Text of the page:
Humanity launched the first satellite in 1957, and since then we’ve put thousands of objects in orbit with little regard for the future. Along with about 3,000 active satellites, we now have 900,000 pieces of space junk larger than 10 centimeters. The results could be catastrophic if even a tiny piece of debris collided with a crewed spacecraft or merely inconvenient if it hit a satellite. In either case, that’s something you want to avoid. Cleaning up space to prevent collisions is a tall order, but the ESA has just funded a giant space claw that could show the way forward.
Most launch operators don’t usually go into a mission intended to clutter up the space around Earth. Nevertheless, defunct satellites, booster engines, and smaller bits of machinery can remain in orbit long after their useful life. Some objects will fall back to Earth naturally as their orbit decays, but the volume of space debris is still moving in the wrong direction, and space is about to get a lot more crowded with megaconstellations from SpaceX and others.
To combat the increase in space junk, the ESA has awarded a €86 million contract to Switzerland-based ClearSpace SA to run the first-ever active debris removal operation. The ESA will provide expertise and money, but ClearSpace SA will do all the engineering and design work. It will also seek additional funding for the mission from commercial investors.
The target of the ESA mission is a Vespa (Vega Secondary Payload Adapter), which was left in a 400-mile-high orbit since 2013 when it helped launch a Vega rocket in 2013. The team chose this object because its orbit and composition are well understood, and it’s about the size of a small satellite.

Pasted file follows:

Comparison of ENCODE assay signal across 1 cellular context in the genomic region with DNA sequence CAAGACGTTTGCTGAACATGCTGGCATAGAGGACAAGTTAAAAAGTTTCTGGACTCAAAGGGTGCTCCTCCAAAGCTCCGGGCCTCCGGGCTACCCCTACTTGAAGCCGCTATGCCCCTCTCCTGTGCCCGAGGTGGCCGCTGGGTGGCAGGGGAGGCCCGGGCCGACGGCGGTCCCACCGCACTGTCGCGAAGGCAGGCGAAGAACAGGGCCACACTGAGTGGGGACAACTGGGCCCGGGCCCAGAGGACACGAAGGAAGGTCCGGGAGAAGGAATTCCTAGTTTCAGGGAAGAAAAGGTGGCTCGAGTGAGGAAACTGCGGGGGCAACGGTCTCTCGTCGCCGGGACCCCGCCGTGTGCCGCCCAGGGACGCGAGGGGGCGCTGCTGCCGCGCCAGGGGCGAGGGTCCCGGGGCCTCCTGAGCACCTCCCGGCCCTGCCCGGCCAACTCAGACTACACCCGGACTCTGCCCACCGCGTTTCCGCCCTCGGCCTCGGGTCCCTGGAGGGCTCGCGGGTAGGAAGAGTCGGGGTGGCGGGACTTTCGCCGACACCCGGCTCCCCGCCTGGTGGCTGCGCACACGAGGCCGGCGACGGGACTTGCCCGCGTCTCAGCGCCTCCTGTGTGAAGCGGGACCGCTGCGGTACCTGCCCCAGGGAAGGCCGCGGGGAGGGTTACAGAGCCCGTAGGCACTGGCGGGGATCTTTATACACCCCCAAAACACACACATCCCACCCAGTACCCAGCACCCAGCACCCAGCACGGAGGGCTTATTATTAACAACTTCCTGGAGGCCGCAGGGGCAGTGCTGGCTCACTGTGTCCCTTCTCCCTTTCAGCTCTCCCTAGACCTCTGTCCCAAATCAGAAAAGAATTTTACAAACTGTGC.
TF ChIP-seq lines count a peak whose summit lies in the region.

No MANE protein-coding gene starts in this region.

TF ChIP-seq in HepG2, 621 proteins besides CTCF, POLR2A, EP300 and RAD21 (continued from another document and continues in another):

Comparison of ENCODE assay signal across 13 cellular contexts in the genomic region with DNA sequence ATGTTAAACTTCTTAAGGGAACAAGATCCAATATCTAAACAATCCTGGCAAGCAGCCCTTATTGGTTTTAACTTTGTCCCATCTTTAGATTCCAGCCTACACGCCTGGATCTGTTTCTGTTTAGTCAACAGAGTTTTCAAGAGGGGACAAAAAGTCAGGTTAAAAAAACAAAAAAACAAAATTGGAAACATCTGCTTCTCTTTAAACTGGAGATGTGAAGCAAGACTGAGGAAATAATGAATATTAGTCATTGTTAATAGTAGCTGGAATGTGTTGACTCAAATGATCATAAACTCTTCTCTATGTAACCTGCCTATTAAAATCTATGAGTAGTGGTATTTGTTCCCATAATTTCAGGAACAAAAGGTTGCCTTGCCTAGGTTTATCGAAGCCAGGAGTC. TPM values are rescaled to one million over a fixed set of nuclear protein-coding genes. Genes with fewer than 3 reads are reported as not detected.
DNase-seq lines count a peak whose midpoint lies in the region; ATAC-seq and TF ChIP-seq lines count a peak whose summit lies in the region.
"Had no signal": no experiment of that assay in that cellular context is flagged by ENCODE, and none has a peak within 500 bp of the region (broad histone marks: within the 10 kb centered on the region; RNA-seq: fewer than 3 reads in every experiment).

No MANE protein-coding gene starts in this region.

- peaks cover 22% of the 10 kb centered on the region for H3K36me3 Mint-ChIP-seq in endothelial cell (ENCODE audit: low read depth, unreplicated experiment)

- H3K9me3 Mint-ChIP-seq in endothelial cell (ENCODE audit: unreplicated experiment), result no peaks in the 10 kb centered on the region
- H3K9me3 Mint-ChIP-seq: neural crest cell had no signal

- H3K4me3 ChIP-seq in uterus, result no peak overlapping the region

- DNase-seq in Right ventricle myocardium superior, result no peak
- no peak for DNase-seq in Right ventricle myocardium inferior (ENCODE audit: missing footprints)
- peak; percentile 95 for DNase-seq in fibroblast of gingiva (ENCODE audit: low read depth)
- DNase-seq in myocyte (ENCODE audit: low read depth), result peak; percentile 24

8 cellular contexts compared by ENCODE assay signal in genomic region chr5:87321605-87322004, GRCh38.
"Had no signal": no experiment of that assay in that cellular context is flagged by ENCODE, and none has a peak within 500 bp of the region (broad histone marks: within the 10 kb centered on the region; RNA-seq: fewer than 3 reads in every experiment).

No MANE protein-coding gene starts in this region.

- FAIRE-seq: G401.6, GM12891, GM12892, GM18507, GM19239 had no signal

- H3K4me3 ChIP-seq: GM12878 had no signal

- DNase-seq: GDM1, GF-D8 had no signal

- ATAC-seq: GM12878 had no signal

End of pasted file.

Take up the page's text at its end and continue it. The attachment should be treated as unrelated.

The mission, known as ClearSpace-1, could launch as soon as 2025. The claw-shaped spacecraft will rendezvous with the Vespa debris and lock onto it with the grapplers. After that, it simply drags the object down into the atmosphere where it and the claw burn up. You would, of course, need a lot of these devices to clear Earth’s orbital traffic jam, but this is just an initial test. If ClearSpace-1 is successful, the company can design more efficient versions of the claw for capturing junk.
Only time will tell if ClearSpace’s approach to removing space junk is viable, but we will need to do something. The more cluttered space becomes, the more dangerous it is. Some scientists even worry that a chain reaction of space collisions know as the Kessler effect could render the space around Earth unusable for years or decades.
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